Obstacles - SR introduced new obstacles for this course that I've not encountered before. Some of which focused on upper body strength, for which I'll need to train much, MUCH more if I can expect more of the same in the future. The sandbags were much heavier than previous years, replacing the "pancake" with heavier, more awkward sandbags that were a challenge to lift and balance. Not enough can be said, though, for the genius of constructing the barbed wire crawl over several hills of rolling mud (but dried dirt in the late afternoon; perhaps a running firehose spray could have enhanced that). It created an epic and tough experience that slowed our progress and sapped the energy (exactly what it's supposed to do!). Later in the afternoon, the dunk wall had lost quite a bit of its water, so that it wasn't necessary to "dunk" under the water to duck under the wall (which sort of defeats the obstacle name). The new obstacles offset those deficiencies though, making a good overall challenge.
Obstacles score: 18 points

Trail - Reveille Peak Ranch is a lovely venue, and it's almost impossible to have a boring trail there. However, because of the predictability quotient within the last few years of SRs held there, this year could have suffered such a fate. Because of the location change, however, it had the opposite effect. Exciting and long, this was a super SUPER! The uneven terrain, the winding pathways, the scenic views... rocks, and cactus, and hills...ON MY! SR outdid themselves, with the trail direction taking on backcountry roads, over structures that arched above driveways, through dense forest and unexpected thickets. The trail designer was really on their game.
Trail score: 20 points

Festival area - Because of the setup change, the festival area was significantly different from previous years at Reveille Peak Ranch. Before, the large pavilion and nearby lake was a welcome gathering place and backdrop. This year those were not available. That was the trade off for the convenience of parking near the festival area. While the pavilion and lake were missed, the festival area was as thoughtfully laid out as any other SR I've been to. The elongated festival shape, however, created some issues that I had noticed before at other times: (1) restrooms were at the far end of the longer festival shape, seemingly creating quite a trek with you're "doing the dance," or (2) the elongated festival shape created seeming "dead space" where vendors and gathering places (such as the Biggest Team tent) were not within ear-shot of the main stage music or announcing. Having said that, however, it appeared they had even more gathering tents and more vendors than ever before, with several obstacles (not just the finish line sequence) next to the festival area so that spectators could cheer on racers and take photos. The challenges were a fair trade, though, for the change of trail design that relocated the festival area.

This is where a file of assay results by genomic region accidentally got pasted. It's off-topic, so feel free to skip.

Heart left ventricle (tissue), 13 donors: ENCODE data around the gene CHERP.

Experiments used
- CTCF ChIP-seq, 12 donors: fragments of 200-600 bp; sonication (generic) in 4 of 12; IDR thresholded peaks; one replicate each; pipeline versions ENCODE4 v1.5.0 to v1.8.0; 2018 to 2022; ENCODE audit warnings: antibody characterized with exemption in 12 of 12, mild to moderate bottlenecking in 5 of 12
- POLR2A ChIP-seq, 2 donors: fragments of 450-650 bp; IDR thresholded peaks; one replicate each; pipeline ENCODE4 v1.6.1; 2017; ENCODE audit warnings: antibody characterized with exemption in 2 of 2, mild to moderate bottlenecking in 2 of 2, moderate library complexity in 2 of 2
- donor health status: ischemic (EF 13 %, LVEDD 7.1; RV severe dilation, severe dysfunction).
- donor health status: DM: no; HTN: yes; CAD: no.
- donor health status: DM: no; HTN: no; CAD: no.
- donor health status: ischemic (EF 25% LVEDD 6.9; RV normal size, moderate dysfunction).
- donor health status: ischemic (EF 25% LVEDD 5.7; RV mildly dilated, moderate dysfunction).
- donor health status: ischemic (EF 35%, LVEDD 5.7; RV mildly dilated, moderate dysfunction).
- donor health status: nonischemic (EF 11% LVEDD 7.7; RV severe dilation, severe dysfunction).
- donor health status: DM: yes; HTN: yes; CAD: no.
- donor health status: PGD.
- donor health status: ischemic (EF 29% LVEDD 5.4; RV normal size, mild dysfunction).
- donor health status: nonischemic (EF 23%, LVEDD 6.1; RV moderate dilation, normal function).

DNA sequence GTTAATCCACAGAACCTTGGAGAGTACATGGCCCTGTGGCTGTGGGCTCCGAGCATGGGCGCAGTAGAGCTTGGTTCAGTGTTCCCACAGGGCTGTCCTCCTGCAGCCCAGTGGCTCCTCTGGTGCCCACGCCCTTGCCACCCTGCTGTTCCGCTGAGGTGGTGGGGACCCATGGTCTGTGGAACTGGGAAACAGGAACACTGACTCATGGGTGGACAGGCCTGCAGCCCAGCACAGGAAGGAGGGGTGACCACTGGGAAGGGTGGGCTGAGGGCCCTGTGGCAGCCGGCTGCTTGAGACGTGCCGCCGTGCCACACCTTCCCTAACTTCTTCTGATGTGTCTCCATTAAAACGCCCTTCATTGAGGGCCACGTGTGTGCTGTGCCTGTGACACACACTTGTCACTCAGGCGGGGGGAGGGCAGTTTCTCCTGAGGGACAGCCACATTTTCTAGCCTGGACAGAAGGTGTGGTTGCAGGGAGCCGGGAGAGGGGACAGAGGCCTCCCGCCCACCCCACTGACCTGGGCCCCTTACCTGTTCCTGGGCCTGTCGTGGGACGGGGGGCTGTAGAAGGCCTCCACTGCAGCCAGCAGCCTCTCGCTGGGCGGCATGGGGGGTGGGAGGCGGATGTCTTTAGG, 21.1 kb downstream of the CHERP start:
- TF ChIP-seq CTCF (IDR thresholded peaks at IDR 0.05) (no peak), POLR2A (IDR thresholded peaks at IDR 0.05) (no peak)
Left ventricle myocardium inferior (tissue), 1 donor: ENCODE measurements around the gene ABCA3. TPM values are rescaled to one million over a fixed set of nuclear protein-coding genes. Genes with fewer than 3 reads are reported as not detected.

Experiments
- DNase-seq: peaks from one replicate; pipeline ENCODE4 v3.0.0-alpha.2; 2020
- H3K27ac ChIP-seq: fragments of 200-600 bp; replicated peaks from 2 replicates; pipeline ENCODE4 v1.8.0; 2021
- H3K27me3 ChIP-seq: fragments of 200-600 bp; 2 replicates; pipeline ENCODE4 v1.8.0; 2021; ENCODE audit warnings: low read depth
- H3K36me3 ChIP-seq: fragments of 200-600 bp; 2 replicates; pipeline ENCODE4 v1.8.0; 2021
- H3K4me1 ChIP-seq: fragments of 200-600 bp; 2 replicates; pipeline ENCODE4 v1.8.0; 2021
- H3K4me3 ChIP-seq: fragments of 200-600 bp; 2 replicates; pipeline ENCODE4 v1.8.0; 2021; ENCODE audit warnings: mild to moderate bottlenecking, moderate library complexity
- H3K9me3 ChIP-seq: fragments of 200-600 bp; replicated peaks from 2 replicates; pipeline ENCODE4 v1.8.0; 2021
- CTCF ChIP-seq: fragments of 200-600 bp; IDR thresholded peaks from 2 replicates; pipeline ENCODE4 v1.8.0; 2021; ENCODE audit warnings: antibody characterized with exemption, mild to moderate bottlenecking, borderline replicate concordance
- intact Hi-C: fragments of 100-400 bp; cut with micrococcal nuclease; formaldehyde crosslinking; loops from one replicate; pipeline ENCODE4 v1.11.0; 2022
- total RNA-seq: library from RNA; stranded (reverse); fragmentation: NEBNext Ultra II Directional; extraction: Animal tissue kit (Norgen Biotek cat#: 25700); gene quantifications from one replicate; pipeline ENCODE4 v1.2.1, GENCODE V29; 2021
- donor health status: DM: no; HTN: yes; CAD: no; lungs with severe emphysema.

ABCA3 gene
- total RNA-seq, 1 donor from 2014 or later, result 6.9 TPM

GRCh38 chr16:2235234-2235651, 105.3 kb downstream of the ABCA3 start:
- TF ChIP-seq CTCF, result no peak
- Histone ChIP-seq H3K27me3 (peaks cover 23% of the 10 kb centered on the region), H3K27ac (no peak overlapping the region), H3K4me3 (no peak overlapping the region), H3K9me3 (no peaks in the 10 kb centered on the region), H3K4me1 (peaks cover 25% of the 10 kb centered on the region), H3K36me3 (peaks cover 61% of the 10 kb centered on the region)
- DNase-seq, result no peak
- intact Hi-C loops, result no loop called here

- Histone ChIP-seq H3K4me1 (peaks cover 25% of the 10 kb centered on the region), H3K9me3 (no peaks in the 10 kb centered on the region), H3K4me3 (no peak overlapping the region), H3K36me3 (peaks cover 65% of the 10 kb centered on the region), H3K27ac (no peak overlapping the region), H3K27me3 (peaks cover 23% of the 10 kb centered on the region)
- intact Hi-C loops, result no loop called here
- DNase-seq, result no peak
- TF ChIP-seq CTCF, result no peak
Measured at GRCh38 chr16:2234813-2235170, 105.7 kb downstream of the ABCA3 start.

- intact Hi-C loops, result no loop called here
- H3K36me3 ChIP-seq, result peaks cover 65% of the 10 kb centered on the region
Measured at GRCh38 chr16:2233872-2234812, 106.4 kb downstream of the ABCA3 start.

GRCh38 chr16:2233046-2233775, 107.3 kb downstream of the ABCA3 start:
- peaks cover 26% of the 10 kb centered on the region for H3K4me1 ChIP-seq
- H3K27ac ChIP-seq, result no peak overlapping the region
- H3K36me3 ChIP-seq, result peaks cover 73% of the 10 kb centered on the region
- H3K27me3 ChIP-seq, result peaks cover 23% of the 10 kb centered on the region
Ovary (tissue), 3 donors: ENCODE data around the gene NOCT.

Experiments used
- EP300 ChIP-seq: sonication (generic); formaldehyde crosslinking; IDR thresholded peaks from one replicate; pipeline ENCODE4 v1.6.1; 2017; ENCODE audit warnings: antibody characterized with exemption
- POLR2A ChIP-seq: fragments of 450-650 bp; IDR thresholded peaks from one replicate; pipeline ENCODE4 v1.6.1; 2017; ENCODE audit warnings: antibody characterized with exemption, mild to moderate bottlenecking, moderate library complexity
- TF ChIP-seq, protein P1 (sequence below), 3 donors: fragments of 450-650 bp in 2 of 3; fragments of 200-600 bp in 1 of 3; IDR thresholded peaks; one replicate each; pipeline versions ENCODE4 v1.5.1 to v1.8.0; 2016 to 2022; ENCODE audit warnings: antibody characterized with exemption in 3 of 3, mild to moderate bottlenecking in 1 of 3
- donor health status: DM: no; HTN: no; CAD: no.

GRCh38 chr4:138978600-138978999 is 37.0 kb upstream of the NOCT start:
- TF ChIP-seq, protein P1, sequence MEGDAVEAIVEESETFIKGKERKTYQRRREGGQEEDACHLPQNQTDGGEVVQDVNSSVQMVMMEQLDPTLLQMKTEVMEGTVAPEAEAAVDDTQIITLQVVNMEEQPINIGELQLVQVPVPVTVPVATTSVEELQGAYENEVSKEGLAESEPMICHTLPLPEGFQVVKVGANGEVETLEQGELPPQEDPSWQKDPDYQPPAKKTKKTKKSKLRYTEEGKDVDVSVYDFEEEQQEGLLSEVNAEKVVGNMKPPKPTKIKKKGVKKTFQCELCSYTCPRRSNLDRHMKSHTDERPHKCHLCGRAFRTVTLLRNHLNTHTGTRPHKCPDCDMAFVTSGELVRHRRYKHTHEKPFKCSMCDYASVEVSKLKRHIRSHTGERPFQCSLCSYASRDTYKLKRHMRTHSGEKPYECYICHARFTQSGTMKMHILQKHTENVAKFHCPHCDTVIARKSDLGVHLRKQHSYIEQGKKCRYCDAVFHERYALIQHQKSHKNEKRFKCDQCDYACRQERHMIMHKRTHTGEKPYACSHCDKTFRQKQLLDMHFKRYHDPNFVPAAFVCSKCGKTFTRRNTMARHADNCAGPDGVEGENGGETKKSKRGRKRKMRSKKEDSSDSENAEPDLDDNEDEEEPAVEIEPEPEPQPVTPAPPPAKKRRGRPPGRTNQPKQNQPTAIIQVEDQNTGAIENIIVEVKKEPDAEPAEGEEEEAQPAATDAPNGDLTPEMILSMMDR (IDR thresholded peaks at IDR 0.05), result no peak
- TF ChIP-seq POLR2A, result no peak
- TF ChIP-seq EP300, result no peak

Festival score: 18 points

     A final score of 91 would still warrant an A- according to the standard grading scale at my university. Did SR encounter challenges because of weather and a different setup? Of course! But the problems were either overcome, or offset by the other advantages that arose. Some may think my scoring biased because of my longstanding, and unapologetic loyalty to Spartan Race (my 2014 "open letter" to Spartan Race conveys sentiments I still hold), but indeed they've developed a track record with my family and me that carries significant weight. Some of the critiques I've seen on social media already seem written by those forgetting these events are (1) an outdoor sport, or (2) conducted by companies that MUST make money to continue holding them (we've already seen many OCRs rise and fall in the short lifespan of this sport). In light of the personal adversities we encountered (injuries to both person and property) over the weekend, the entire trip proved an "endurance test" that challenged the attitude and the resolve to "Spartan Up!" and push through to make epic memories. Spartan Race serves as a living analogy to life and perseverance - even during the trip to get to the event itself and return safely home - and I'm glad they're successful enough to keep going. I look forward to many more to come.

Friday, February 3, 2017

Season of Spiritual Training

New Year's resolutions abound among those hoping to improve themselves. And why shouldn't they? The turning of the calendar is a fitting milestone for setting new goals. Many of these goals, however, typically revolve around health and wellness, fueled by a desire to look or feel better in the next year than in the last. Again, legitimate motives all, that manifest themselves in new memberships to gyms, clubs and CrossFit "boxes" across the landscape. Yes, there is a percentage of these resolutions that will not survive beyond January, but that does not negate the value of setting new goals and striving to be stronger, healthier, better. Will that gym or warehouse be a little less crowded on February 15th than it was on January 5th? Perhaps, but those resolute to train themselves for a better life are not among the attrition numbers. They endured through initial struggles to develop healthier habits.